By Mervyn Rothstein
22 Nov 1996
When Julie Taymor and Elliot Goldenthal's mythic musical fable Juan Darien, A Carnival Mass opened Off-B'way in 1988, it was hailed as an "eloquent expression of the power of theatrical transformation."
The play combines complex and astonishing puppetry, live actors, magical masks, breathtakingly unusual scenery and compelling modern music to tell the tale of a jaguar cub in the Uruguayan jungle who is transformed into a boy through the love of a human mother and then must confront the savagery of human civilization. It went from Lyn Austin's Music Theatre Group at St. Clement's Church to an acclaimed tour of the U.S., Europe and Israel.
Now those who have viewed it before can do so again and those who haven't can catch up with a work that composer Stephen Sondheim has called "startling." Juan Darien is back in New York in a new, enlarged version produced by Lincoln Center Theater in association with Music Theatre Group. It is Lincoln Center Theater's first presentation in the newly refurbished at a cost of almost $5 million Vivian Beaumont Theater. And to audiences unfamiliar with the play, this voyage to a primitive Uruguayan village, with what critics have described as its constantly changing images and its alternation of reality and metaphor, can truly be startling.
"I think an audience has to throw out its preconceptions of theatre," says Taymor, who directed the work, designed the puppets, designed and sculpted the masks and co-designed the scenery and costumes.
"It's uncategorizable," she says of the work. "You can call it music theatre, but it's not really a musical. It's not a play, but there certainly is a story. It's not like anything else, so it's hard to describe."
Rather than explain Juan Darien, Goldenthal chooses to discuss what he hopes will be the audience's reaction. It was in fact he who first proposed that they make a musical passion play out of a short story called Juan Darien by the Uruguayan author Horacio Quiroga, the first of the Latin American Magic Realist writers. "I would like the audience to have the same experience I had when I read the short story," says Goldenthal, who incorporated centuries-old pre-Colombian instruments including Olmec flutes and whistles in his score. "It was an amazing visceral experience, an elusive sense of tragedy, the idea that we never recognize when the miraculous is around us, and then we destroy the miracle."
The play is subtitled A Carnival Mass, and its text is in Latin and Spanish, but both Goldenthal and Taymor say it is not necessary to know either language to understand and appreciate the play.
"We purposely kept language out of it," Goldenthal says. "There's Spanish and Latin, but you don't need to understand them. The idea was to cross age and cultural boundaries with this piece so anyone can follow it. It frees you from the encumbrance of having to hang on every word."
Because it's a carnival mass, Taymor says, the work suggests "the immediate juxtaposition of the sacred and the profane, of comedy and tragedy, of the jungle and civilization that's what it's about. And it's a requiem mass, and everyone knows what a requiem mass is. It's the most popular form in world music. So there's a link to something that is throughout humanity for all time."
Taymor, 44, grew up in Newton, Mass., and became interested in theatre at an early age. "I started with the Boston Children's Theatre," she says. "I was always interested in the imagery part of theatre, and I was a natural sculptor and painter, so the mask and puppet work was something I just fell into. I was also impressed with the Bread and Puppet Theatre in the 60's."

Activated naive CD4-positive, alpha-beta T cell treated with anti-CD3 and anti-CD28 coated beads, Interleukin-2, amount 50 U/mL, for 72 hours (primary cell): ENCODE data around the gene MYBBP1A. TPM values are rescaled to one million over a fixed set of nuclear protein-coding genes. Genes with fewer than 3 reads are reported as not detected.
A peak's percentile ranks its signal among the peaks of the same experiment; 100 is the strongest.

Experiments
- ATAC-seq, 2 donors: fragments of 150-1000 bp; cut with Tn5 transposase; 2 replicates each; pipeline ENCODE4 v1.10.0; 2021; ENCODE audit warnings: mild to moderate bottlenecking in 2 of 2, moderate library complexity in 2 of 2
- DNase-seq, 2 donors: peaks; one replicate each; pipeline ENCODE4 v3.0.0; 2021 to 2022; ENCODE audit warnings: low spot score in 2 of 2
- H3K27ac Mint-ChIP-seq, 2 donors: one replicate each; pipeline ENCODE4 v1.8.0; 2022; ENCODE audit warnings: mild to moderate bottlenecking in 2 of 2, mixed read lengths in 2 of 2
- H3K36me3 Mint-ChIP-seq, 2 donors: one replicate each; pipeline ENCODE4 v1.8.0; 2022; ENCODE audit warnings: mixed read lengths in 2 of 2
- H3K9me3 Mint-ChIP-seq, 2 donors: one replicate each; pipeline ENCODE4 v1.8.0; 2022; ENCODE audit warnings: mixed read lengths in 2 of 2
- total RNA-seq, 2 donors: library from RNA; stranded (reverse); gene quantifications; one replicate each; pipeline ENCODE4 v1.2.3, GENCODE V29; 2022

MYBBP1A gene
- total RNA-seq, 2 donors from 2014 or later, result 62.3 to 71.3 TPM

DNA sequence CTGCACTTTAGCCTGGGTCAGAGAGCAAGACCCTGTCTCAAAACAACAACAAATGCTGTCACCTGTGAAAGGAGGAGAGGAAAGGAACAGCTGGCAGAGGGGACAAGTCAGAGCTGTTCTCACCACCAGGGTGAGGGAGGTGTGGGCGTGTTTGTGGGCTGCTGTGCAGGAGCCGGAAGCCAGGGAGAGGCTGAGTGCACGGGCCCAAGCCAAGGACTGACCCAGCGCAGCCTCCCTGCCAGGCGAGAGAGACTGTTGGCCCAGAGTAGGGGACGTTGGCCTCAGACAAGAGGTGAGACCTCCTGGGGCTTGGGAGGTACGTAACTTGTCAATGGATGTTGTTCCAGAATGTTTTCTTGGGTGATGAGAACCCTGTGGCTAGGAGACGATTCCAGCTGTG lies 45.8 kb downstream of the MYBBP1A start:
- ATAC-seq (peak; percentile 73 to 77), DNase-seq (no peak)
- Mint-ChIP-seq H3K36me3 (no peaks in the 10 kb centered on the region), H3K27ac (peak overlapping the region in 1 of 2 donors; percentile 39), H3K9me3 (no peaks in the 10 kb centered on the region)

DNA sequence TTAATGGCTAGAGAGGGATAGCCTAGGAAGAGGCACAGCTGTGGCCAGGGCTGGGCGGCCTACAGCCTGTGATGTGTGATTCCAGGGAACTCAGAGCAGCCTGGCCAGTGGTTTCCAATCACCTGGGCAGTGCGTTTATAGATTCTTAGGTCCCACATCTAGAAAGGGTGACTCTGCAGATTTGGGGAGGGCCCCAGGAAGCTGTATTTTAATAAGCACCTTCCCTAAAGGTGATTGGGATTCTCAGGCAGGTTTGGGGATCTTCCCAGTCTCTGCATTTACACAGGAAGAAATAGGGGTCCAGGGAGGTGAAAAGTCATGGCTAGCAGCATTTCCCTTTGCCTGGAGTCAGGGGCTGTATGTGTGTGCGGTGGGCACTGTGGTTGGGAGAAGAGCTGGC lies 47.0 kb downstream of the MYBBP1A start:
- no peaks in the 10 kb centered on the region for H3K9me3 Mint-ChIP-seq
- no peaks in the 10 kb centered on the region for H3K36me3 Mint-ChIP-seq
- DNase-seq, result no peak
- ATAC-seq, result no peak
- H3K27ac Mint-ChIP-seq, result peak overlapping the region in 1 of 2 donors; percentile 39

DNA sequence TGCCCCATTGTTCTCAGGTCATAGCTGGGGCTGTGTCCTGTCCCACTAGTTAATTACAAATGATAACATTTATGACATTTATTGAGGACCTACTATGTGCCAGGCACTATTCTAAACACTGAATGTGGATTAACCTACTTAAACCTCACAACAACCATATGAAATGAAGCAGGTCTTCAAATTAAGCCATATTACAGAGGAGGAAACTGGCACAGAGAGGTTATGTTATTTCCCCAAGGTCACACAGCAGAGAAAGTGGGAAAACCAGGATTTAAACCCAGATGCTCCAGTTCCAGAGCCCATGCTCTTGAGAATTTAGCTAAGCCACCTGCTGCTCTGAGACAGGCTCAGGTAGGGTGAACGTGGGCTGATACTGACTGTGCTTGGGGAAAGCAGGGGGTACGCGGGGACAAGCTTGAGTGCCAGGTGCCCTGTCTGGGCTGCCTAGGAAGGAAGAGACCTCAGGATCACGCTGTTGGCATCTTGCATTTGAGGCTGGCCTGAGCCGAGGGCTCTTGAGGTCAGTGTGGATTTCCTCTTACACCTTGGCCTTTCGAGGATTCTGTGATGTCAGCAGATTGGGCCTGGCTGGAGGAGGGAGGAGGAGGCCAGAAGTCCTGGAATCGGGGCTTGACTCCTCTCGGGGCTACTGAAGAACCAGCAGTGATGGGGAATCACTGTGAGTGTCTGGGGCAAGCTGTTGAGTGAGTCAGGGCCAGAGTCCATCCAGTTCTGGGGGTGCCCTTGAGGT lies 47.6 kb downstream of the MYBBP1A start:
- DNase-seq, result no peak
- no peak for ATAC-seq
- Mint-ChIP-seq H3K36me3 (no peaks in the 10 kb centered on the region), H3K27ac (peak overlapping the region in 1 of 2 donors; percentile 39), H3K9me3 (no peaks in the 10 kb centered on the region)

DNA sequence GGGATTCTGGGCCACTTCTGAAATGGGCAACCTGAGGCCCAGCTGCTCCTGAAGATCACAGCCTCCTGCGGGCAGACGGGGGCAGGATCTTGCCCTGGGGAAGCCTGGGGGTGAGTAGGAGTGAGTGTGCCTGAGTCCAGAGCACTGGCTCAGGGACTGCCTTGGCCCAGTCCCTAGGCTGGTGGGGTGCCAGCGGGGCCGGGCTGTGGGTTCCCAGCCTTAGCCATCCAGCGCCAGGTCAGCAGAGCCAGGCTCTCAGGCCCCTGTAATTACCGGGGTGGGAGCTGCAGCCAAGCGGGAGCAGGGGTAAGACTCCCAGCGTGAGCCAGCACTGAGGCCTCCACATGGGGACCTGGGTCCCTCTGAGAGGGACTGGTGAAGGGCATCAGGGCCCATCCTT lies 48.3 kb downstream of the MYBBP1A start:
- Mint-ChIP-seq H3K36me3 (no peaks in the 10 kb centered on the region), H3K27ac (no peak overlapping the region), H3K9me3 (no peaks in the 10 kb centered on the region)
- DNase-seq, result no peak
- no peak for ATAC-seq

She studied at Oberlin College, where she majored in folklore and mythology. After college, fascinated by East Asian theatre, she went on a three-month sojourn to Indonesia; she stayed four years.
Although Taymor has been highly praised for her puppets, she chafes at being too closely identified with them. "I use puppets when it's necessary, and I think I can tell the story best," she says. "But I'm equally comfortable with actors and opera and film."
Indeed she is. Taymor has directed Shakespeare, including Titus Andronicus and The Tempest for Theatre for a New Audience and she is preparing a film version of Titus. She has directed Stravinsky's opera Oedipus Rex, conducted by Seiji Ozawa and starring Jessye Norman, in a Japanese production broadcast on PBS's "Great Performances." Her "Fool's Fire," based on an Edgar Allan Poe story (and with music by Goldenthal) was seen on PBS's "American Playhouse." And she's working on a movie adaptation of Mozart's Magic Flute, conducted by Zubin Mehta.
Goldenthal, a native of the Red Hook section of Brooklyn, studied at the Manhattan School of Music and with the composers John Corigliano and Aaron Copland. His symphonic poem "Fire Paper Water," a memorial tribute to the Vietnam War, was recorded on Sony Classical records with the cellist Yo Yo Ma; his new trumpet and piano concerto will be performed by Wynton Marsalis and Yefim Bronfman in London in Dec., and he has written the music for a full-length ballet of Othello to be choreographed by Lar Lubovitch for the American Ballet Theater next May. His many movie scores include Drugstore Cowboy, Heat, Alien 3, Batman Forever, A Time to Kill, Michael Collins and Interview With the Vampire (which garnered him an Oscar nomination).
Taymor also has another connection with the world of movies and popular theatre. She has been chosen by Disney to direct the stage version of The Lion King, the all-time high-grossing animated film. The musical is scheduled to open out of town in the spring and come to New York next fall.
After all, it's a natural from jaguar cub to lion cub isn't that far a leap.